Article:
Grid Tie Inverters / Battery Back up
Available Power in those situations where the gird itself might be unreliable
A Grid-tied - also known as grid-interactive or inter-tie - inverter is just what the name implies: An inverter connected to the utility grid. This allows all sorts of configuration options and most inter-ties are either come pre-optimized or are configurable for a variety of roles.
For example, your grid-tied inverter could be set up so that power from your solar panels is directed to your backup batteries and that once those batteries are topped off any excess power remaining would be used by your home or business.
Any power after that would be pushed out to the grid. At the same time, the inverter in this example would make sure that no grid power is used to top off the backup batteries (especially at night!) and that you only use grid power to meet your consumption needs after already incorporating power from your alternative sources (solar panels, wind turbines, etc.).
If the utility in this example fails, the inter-tied inverter would automatically switch your AC and DC needs over to the battery bank.
What allows an inter-tie to be successful is the use of net metering. You could say the term 'net' in this case has a dual meaning. This is a meter that determines the net energy consumed from or delivered to the utility net. This is like a utility meter that can run backwards as well as forwards.
Keep in mind that most utility companies will not actually pay you for the energy you produce and send back to the grid. If you actually produce more energy then you consume in any given billing cycle, they will instead credit your account for the next billing cycle. Because of this fact, it is often best in most common applications to size your system to closely match your needs. In other words, you want your monthly net energy usage to be as close to zero as possible rather than show you produced an energy surplus month after month. This is the point where the most gains match the least investment.
Even if the utility companies won't allow you profit off your gird-tied inverter and energy sources you installed have behind it, right away the benefit of reduced or nearly eliminated electric bills should be apparent. In addition, even if you are connected to a utility that uses fossil fuels (as most still do), you are still reducing your overall use of the power they produce and thus the amount of carbon released into the atmosphere. In the case of grid-interactive inverters with a battery backup, you are keeping your batteries topped off for "free" while keeping them at the ready for uninterrupted, immediately available power in those situations where the gird itself might be unreliable or where the need for continuous service is critical.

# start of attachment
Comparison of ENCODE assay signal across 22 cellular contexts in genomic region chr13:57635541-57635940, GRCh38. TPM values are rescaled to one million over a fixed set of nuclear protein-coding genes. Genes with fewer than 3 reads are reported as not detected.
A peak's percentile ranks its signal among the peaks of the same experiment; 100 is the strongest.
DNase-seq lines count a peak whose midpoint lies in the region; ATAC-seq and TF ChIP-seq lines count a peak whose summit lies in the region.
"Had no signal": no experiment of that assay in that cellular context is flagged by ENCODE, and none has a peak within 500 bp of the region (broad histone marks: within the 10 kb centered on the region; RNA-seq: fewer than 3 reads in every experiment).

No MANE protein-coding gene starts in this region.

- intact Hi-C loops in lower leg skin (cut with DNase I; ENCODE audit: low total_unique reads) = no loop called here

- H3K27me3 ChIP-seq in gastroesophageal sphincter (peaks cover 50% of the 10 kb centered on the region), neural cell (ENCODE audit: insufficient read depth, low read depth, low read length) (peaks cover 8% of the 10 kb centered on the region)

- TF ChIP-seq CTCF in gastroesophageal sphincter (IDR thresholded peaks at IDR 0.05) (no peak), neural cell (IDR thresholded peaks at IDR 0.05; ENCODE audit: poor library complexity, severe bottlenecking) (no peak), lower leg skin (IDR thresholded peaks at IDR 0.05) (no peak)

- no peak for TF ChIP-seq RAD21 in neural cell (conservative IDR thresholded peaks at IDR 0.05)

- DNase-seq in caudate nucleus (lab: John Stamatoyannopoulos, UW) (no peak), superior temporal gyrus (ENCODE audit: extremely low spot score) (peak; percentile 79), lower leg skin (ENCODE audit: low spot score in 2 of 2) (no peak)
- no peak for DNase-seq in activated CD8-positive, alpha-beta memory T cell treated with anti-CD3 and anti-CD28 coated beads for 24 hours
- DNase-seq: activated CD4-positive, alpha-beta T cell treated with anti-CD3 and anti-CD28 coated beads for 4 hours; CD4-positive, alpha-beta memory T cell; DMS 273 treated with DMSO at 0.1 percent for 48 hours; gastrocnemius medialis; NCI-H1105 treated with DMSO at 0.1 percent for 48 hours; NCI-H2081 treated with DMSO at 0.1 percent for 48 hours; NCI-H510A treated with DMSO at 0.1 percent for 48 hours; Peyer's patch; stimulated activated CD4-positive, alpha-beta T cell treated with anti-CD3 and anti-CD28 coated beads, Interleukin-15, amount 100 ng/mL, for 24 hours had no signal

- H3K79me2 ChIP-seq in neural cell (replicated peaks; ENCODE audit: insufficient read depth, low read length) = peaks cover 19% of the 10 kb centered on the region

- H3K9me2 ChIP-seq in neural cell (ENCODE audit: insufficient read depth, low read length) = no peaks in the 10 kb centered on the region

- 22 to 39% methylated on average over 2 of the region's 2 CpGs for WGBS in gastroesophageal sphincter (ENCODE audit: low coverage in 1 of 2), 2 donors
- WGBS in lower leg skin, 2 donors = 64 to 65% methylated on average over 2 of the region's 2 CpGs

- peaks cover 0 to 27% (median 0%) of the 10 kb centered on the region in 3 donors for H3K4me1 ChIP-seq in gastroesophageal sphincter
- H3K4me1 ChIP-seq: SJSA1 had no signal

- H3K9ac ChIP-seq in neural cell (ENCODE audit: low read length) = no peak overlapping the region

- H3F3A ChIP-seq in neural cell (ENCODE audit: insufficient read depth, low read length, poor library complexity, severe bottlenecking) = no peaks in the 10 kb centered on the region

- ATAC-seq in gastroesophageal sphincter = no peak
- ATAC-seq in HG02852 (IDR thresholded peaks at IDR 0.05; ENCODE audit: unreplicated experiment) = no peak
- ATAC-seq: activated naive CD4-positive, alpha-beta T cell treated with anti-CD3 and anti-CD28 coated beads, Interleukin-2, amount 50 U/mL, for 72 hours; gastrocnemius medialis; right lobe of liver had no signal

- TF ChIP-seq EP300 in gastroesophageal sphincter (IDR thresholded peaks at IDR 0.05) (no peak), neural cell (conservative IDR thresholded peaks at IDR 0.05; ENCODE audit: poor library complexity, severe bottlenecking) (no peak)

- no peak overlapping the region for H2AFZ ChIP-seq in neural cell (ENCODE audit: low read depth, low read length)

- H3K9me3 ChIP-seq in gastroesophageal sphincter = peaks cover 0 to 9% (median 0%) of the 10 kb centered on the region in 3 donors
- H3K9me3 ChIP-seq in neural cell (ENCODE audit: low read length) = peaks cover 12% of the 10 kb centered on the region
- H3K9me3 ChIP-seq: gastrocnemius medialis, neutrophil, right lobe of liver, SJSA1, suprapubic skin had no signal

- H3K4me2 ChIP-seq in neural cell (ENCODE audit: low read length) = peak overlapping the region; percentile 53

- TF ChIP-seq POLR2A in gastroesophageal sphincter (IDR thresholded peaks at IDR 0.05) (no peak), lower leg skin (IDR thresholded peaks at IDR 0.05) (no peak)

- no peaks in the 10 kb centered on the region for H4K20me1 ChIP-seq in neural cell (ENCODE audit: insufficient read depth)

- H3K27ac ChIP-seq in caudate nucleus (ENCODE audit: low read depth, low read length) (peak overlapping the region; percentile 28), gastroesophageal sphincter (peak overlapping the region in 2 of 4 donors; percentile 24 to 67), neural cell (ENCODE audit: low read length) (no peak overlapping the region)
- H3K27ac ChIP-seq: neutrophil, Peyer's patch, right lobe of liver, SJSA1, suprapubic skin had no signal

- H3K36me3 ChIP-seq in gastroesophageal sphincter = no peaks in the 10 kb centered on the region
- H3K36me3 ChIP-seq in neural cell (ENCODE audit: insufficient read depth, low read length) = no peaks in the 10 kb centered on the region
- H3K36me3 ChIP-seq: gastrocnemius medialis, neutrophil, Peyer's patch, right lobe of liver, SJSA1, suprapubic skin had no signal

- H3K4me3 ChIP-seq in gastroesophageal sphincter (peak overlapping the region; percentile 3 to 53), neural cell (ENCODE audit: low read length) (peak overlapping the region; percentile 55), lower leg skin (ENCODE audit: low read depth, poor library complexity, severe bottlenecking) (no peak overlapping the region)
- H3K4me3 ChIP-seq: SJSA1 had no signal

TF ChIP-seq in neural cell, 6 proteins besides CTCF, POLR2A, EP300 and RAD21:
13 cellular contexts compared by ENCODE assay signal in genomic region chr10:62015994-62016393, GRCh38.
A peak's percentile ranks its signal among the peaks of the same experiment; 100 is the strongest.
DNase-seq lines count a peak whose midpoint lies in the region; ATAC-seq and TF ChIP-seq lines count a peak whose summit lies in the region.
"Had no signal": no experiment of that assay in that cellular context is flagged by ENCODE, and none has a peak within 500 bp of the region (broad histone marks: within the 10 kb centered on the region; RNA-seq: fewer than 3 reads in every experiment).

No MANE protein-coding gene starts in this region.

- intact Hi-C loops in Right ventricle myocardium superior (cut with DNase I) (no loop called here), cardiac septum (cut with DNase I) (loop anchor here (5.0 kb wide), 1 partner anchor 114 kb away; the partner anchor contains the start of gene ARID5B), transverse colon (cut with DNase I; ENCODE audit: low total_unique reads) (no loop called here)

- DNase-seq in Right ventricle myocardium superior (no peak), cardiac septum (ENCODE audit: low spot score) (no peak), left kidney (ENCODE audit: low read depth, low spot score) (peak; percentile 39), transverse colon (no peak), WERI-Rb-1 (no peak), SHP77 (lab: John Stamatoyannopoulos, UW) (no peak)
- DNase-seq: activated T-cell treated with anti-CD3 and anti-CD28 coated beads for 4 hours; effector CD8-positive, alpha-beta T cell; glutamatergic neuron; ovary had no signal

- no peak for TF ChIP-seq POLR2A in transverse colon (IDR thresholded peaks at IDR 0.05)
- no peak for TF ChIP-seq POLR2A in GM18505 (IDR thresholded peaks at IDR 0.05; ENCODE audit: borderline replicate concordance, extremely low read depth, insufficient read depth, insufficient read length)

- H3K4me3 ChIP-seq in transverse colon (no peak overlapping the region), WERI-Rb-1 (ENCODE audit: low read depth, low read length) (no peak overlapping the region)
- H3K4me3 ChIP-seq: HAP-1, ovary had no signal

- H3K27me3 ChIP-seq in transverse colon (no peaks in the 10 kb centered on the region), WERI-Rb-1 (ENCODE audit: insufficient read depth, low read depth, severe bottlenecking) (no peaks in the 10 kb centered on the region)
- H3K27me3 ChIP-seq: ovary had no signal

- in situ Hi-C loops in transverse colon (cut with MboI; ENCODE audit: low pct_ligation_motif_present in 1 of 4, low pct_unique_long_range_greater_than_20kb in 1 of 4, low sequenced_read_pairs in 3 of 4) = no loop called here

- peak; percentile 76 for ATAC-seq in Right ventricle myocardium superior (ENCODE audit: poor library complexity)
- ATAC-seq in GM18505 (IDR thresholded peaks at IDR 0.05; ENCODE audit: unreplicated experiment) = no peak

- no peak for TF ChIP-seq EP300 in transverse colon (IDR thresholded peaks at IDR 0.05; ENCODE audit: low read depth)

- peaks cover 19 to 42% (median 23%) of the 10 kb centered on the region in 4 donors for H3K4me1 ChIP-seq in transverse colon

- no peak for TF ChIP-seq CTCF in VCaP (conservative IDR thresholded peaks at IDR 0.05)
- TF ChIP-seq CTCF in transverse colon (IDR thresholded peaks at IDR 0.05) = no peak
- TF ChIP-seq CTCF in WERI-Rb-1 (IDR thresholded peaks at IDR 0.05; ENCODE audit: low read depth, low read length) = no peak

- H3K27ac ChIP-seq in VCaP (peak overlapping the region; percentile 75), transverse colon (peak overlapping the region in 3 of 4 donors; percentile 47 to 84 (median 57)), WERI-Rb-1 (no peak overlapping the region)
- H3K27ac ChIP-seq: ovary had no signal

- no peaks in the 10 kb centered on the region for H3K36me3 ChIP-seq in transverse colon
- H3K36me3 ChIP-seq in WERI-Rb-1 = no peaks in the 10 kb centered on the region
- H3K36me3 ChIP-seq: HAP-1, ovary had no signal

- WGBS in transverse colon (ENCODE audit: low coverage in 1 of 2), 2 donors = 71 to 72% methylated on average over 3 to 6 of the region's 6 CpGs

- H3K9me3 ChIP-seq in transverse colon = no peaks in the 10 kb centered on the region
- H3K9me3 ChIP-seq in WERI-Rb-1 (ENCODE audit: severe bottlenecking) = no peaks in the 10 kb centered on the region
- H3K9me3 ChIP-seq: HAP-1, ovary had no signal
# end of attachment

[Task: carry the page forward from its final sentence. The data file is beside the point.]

- At home - You have a home that is currently on the grid. You install a PV or solar panel array and a grid inter-tie inverter. Your investment is substantially less than someone building an off-grid system because you aren't worried about batteries. This investment is also recovered faster in utility savings and more than likely incentives as well.
- The weekender/part timer - You're only at your home or cabin a few days a week. When you leave, you switch your building's power off and let the inter-tie just feed the grid. Now you're property is making/saving you money when you're not there to use it!
- Business - The weekend idea really pays for a business where typically there's no power needs on weekends or after hours. Even if you business has significant electrical needs, a grid-interactive system can not only pay for itself, but continue to reduce what ever your utility costs are on into the future.
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